Will climate action create political instability?

What’s happening? The EU’s 2050 net-zero emissions goal could have a significant geopolitical impact, according to two think tanks and the European University Institute. Oil imports to the bloc, for example, could drop by 79% from 2015 levels by 2050, decreasing revenue to neighbouring economies such as Russia, Algeria and Libya, and potentially causing political instability. The researchers suggested the bloc should dedicate funds to helping hydrocarbon-dependent countries. Meanwhile, the EU’s plan to impose a tax on imports of carbon-intensive goods could lead to retaliation from countries such as China and Russia whose industries would be hit by the levy. (Reuters)

Why does this matter? This isn’t the first time researchers have highlighted the potential economic impact of the EU’s climate policies on developing nations. A June 2020 report from Boston Consulting Group, for example, noted the profitability of certain commodities imported to the EU could be hit by anywhere between 10% and 65% if the bloc were to implement its proposed carbon border tax. This would have an impact on emerging markets where a large number of carbon-intensive products are produced.

The European University Institute has also pointed out the implementation of an EU-wide carbon border tax would likely anger other prominent economies. Russia, China and India have all expressed wariness of the mechanism. Commentators have noted that without these countries onside, the EU’s tax could become effectively a “climate-based sanctions regime”.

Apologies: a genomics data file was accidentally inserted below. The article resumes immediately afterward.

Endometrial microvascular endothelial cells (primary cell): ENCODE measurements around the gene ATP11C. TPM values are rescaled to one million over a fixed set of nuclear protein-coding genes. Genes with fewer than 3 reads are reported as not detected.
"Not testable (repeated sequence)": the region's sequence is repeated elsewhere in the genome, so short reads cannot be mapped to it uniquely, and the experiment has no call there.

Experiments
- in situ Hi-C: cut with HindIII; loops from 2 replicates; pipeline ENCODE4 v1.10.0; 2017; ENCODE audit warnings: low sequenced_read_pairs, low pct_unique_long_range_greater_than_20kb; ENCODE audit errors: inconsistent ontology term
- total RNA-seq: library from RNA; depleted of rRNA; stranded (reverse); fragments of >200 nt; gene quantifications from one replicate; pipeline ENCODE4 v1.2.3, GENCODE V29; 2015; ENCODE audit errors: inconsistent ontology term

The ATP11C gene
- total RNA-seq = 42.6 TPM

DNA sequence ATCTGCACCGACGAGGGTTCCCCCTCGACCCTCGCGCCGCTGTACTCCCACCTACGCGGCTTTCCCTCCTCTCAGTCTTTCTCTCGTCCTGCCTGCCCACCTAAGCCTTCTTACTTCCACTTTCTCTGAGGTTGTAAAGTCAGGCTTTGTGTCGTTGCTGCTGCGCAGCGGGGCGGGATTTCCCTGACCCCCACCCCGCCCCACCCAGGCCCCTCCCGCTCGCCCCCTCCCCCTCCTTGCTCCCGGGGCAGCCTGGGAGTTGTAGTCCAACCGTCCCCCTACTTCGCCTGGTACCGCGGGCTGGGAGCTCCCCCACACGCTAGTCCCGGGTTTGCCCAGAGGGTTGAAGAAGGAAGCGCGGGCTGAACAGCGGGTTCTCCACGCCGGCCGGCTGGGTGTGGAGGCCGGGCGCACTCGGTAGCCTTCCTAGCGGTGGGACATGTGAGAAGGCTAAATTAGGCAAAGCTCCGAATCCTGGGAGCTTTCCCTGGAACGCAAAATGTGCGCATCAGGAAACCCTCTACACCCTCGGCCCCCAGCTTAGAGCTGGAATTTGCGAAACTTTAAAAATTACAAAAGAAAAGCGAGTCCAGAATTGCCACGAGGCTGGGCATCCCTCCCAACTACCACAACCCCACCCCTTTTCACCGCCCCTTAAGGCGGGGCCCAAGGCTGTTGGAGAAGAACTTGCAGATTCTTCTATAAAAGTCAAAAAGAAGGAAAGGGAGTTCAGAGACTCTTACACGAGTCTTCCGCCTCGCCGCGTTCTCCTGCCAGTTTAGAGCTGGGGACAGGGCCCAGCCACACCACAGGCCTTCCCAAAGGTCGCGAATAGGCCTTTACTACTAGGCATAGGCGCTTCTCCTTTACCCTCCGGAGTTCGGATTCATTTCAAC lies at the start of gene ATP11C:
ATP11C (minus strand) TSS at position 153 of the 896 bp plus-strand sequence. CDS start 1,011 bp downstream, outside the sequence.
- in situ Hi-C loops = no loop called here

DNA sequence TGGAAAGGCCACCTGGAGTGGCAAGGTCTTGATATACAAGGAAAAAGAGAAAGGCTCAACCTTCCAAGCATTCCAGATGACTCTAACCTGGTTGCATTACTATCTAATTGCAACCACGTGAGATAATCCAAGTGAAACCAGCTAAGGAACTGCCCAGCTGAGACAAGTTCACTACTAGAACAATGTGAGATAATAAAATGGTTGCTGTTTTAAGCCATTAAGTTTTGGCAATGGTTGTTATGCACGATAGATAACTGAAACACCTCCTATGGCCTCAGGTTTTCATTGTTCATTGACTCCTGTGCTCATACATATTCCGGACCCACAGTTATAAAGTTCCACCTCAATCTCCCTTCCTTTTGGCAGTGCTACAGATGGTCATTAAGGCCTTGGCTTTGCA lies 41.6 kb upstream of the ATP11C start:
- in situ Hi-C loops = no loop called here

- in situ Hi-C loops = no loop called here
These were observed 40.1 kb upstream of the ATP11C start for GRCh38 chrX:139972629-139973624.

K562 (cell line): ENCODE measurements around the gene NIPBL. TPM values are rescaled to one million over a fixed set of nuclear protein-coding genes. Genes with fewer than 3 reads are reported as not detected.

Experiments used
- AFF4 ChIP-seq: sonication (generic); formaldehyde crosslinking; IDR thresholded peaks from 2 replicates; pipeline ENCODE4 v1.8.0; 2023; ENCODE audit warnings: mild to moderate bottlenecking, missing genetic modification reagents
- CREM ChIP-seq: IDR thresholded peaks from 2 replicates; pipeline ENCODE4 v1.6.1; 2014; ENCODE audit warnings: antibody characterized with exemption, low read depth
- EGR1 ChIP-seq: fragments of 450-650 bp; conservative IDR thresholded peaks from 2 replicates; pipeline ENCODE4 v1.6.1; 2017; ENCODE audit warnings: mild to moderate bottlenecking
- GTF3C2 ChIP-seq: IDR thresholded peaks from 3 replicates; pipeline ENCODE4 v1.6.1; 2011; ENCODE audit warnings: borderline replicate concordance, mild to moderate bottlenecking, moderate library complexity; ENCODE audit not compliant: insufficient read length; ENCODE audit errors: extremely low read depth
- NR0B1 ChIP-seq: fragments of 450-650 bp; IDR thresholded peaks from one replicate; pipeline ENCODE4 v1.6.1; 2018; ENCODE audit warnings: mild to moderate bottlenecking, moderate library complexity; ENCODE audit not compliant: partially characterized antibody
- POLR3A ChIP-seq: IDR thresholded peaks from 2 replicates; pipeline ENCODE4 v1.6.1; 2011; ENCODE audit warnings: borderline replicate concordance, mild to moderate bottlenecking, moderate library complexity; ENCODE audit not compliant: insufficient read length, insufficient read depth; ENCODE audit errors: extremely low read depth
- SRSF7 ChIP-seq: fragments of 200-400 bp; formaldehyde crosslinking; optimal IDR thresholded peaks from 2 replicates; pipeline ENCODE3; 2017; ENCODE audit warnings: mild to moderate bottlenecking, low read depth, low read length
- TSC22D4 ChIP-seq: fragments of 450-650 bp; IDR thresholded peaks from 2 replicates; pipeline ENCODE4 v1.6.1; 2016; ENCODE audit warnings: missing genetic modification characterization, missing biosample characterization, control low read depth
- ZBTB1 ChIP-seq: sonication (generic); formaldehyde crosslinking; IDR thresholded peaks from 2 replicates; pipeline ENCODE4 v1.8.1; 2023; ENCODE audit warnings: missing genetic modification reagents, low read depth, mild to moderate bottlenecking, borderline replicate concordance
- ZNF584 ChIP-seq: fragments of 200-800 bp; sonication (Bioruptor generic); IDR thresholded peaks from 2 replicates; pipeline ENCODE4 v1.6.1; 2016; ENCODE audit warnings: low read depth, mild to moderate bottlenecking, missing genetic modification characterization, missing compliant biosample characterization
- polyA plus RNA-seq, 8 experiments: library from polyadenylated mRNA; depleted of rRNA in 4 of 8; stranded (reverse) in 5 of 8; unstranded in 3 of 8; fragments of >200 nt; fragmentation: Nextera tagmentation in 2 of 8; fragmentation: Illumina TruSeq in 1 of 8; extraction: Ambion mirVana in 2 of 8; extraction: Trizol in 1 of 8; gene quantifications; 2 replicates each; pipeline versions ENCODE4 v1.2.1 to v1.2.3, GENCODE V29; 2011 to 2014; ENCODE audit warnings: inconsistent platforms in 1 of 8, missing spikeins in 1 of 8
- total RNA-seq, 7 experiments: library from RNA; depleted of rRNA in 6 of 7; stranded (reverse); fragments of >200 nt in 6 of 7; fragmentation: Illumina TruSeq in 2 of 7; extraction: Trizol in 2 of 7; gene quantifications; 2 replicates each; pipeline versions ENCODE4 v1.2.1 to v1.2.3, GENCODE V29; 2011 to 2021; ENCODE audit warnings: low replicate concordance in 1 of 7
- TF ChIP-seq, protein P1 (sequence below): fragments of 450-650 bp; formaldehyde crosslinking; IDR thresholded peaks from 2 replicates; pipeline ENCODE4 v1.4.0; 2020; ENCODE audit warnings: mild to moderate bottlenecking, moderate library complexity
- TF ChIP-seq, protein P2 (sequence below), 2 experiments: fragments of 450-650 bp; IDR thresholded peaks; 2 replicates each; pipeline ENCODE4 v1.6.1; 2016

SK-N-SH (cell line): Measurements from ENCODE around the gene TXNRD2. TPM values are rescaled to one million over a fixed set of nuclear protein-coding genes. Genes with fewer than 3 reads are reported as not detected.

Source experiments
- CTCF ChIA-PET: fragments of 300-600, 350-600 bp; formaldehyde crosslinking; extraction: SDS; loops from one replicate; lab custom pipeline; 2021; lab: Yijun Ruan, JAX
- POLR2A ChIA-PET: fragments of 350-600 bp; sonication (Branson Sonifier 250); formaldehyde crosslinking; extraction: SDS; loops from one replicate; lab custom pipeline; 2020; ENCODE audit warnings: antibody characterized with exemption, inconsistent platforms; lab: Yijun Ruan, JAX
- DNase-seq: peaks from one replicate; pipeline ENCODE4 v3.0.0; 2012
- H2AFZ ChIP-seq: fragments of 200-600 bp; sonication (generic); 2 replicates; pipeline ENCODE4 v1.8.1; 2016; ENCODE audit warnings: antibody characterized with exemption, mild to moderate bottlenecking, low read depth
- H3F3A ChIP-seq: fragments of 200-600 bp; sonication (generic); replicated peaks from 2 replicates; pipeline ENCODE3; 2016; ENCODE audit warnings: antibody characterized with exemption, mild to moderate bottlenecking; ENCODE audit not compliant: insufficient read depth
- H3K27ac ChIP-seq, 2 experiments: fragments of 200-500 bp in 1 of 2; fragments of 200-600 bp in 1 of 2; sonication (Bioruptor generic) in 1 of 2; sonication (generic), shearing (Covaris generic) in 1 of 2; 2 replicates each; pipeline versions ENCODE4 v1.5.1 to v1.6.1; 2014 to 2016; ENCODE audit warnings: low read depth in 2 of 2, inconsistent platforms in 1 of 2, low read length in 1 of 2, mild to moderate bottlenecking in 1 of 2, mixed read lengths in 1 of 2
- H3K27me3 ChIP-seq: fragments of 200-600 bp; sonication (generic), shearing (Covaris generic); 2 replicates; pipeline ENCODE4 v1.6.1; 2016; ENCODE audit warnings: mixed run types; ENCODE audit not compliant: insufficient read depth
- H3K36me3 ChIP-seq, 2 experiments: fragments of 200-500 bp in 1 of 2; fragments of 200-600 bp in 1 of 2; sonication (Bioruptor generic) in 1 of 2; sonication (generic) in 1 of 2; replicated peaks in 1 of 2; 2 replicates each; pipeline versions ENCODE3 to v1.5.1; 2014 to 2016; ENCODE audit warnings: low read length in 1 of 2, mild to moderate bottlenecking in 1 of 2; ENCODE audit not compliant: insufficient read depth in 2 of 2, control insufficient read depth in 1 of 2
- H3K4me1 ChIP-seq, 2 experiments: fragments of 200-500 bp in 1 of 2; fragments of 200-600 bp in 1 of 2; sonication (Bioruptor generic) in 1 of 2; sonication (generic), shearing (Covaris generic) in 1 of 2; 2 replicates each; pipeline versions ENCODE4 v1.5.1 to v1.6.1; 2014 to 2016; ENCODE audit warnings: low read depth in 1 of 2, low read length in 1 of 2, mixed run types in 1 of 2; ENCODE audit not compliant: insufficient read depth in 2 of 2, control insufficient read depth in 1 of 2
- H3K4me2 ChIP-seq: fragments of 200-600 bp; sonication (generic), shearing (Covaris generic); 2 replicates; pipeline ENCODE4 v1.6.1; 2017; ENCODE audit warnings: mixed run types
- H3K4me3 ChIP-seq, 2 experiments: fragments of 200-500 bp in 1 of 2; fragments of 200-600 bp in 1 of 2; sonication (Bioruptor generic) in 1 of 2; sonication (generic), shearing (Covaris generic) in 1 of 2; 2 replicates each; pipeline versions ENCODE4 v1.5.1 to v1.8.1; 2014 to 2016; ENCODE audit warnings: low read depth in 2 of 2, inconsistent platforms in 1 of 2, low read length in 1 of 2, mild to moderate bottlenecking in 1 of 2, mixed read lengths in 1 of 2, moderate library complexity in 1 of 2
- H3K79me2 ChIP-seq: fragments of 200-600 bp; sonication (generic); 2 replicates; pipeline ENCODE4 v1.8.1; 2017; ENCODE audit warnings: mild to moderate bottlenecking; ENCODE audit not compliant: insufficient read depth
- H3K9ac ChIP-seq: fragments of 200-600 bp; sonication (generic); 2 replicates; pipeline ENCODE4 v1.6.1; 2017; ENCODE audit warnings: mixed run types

More broadly, Japanese officials have recently cautioned against letting Europe determine global climate standards, arguing doing so risks eroding the country’s competitive edge in certain industries – such as the production of hybrid-vehicles.

Will the EU change its plans? Almost certainly not – letting climate change go unchecked isn’t an option and measures need to be put in place to address it. Climate change itself also feeds political instability and emerging economies are thought to be more likely to feel the brunt of its impacts.

In fact, a carbon border tax from the EU seems increasingly likely. Members of the European Parliament’s environment committee recently endorsed a resolution that the European Commission should implement such a levy on imports, linked to the bloc’s Emissions Trading System, by 2023. Chatter has also continued about the US and the EU (and, perhaps even the UK) partnering on such a tax.

So, what’s to be done? The European University Institute has suggested the bloc should set aside funds to aid nations dependent on carbon-intensive industries. This sentiment is echoed by Harvard University professor Kenneth Rogoff, who has suggested the establishment of a World Carbon Bank that could direct concessional funding to impacted nations. Organisations such as the World Bank, which raised its five-year climate financing targets in December, will also likely play a part.

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